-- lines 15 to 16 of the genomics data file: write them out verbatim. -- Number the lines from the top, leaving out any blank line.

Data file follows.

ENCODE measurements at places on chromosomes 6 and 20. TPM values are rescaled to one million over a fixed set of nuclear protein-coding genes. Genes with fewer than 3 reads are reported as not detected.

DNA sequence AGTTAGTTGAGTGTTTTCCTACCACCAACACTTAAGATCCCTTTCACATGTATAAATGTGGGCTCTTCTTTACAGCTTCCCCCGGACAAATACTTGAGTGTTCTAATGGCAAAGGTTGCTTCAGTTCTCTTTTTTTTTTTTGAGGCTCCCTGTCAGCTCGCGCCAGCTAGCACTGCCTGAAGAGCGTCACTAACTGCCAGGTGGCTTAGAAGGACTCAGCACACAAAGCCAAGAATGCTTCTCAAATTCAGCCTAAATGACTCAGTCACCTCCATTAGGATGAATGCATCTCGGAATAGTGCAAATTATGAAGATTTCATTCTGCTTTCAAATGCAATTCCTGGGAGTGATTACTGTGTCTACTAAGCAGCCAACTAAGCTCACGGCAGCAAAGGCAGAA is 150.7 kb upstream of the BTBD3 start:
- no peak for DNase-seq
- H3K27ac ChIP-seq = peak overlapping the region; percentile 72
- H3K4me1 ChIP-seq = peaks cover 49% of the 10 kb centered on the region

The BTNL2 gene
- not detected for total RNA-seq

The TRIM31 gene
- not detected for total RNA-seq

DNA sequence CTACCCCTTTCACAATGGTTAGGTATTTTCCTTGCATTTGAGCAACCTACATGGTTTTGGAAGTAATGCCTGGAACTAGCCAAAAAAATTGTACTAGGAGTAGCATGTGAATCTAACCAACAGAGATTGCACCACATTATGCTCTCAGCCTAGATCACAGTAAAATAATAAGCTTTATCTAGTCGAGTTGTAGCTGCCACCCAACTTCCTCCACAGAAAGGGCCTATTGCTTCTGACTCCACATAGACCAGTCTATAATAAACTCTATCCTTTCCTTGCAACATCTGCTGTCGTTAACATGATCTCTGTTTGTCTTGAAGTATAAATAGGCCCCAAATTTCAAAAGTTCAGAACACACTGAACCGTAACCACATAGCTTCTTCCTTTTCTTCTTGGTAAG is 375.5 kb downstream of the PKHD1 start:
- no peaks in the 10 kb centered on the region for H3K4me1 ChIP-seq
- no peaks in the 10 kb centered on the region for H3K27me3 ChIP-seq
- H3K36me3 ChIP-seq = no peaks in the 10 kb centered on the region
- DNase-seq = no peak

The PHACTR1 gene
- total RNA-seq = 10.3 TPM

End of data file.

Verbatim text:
The PHACTR1 gene
- total RNA-seq = 10.3 TPM